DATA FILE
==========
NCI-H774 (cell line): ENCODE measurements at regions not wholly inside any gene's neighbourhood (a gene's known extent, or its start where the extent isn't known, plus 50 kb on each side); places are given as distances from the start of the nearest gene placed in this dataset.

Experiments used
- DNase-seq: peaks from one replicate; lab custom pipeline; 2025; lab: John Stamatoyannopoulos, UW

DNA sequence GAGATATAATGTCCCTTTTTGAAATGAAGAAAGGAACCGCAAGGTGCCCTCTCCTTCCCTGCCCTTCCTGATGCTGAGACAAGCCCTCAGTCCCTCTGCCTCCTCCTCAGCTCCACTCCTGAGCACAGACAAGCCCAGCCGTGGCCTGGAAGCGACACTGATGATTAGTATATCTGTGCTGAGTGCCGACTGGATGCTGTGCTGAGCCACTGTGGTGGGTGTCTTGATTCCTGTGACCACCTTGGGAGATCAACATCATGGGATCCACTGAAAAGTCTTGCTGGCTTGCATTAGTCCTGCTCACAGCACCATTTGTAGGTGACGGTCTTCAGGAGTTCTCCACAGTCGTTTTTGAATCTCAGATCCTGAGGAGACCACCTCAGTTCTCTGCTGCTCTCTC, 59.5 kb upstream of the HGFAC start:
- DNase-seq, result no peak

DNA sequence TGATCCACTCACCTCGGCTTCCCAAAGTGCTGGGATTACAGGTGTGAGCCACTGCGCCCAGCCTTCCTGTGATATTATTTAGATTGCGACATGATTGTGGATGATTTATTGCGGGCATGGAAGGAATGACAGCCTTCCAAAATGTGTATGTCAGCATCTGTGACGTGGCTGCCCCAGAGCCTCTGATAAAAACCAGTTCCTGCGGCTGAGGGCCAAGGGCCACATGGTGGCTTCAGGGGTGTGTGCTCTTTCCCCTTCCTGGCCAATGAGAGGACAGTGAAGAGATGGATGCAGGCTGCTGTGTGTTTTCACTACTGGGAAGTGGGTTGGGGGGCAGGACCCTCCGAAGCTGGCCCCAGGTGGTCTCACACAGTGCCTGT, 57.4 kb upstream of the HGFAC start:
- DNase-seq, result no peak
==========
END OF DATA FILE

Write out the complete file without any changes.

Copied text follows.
NCI-H774 (cell line): ENCODE measurements at regions not wholly inside any gene's neighbourhood (a gene's known extent, or its start where the extent isn't known, plus 50 kb on each side); places are given as distances from the start of the nearest gene placed in this dataset.

Experiments used
- DNase-seq: peaks from one replicate; lab custom pipeline; 2025; lab: John Stamatoyannopoulos, UW

DNA sequence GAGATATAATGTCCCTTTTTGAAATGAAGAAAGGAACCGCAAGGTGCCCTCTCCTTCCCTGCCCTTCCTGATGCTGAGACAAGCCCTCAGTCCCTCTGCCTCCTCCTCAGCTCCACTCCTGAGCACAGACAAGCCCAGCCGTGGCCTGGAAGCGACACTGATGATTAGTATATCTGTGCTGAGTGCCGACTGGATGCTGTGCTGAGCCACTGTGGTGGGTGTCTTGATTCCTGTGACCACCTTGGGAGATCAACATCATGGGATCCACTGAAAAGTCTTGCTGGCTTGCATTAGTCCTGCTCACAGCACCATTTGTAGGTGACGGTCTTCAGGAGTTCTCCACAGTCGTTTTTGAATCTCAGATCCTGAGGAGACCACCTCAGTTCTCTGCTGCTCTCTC, 59.5 kb upstream of the HGFAC start:
- DNase-seq, result no peak

DNA sequence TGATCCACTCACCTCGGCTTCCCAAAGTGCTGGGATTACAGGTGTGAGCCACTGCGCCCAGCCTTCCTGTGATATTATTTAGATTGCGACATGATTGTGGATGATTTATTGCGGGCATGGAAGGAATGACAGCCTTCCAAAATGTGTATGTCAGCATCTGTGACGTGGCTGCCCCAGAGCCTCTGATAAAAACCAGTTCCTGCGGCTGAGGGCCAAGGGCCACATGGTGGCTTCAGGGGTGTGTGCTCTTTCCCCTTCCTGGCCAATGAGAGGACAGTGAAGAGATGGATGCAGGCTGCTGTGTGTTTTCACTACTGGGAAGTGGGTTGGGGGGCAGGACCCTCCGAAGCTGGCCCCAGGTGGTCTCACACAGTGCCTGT, 57.4 kb upstream of the HGFAC start:
- DNase-seq, result no peak